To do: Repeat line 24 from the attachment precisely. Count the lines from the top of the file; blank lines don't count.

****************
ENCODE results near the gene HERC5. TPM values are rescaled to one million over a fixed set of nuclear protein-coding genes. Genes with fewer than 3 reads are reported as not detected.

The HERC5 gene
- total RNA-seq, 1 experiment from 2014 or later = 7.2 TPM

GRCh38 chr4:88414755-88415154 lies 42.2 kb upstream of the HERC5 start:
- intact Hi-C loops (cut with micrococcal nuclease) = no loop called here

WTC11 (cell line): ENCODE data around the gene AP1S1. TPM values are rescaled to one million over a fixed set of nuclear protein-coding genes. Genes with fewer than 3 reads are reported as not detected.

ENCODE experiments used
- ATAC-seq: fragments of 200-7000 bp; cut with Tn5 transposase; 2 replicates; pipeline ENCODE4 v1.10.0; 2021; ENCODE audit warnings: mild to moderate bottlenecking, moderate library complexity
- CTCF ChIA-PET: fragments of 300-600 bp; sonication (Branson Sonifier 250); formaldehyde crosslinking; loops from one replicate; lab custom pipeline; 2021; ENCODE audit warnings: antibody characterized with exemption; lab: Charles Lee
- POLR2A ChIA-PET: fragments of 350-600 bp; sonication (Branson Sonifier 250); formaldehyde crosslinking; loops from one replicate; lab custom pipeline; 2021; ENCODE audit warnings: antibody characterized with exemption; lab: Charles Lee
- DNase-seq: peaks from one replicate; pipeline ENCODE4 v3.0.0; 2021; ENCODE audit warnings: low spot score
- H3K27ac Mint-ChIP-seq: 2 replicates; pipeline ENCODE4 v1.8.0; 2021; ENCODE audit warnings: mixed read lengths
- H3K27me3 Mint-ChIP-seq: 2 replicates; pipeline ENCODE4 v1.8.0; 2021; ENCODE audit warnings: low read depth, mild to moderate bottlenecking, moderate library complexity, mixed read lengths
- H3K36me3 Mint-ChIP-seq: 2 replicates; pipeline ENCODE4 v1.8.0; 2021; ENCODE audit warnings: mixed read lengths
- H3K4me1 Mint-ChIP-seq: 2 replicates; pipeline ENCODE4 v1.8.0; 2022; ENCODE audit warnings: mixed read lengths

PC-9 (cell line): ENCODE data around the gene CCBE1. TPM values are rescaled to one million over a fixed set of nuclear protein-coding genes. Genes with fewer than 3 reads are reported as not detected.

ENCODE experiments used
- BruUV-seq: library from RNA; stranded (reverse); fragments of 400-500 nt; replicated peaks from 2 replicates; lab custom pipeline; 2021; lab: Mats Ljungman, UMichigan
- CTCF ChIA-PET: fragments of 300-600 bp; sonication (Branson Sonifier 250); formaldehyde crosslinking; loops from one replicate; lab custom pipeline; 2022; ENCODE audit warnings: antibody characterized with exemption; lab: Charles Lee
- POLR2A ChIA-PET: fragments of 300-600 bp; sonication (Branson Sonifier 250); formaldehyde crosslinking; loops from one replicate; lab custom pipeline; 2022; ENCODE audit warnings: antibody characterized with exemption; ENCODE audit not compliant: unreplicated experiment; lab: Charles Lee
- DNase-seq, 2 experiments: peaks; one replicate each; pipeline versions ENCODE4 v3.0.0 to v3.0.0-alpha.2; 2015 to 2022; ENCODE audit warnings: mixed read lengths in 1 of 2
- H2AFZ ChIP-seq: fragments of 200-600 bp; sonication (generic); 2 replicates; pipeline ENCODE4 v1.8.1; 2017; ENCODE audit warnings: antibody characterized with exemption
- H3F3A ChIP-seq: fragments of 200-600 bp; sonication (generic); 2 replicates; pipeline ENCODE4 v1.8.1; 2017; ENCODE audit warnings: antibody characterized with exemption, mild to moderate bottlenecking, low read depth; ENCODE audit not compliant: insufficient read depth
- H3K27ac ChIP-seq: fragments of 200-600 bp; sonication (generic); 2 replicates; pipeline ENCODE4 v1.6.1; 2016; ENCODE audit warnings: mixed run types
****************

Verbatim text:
- H3K27ac ChIP-seq: fragments of 200-600 bp; sonication (generic); 2 replicates; pipeline ENCODE4 v1.6.1; 2016; ENCODE audit warnings: mixed run types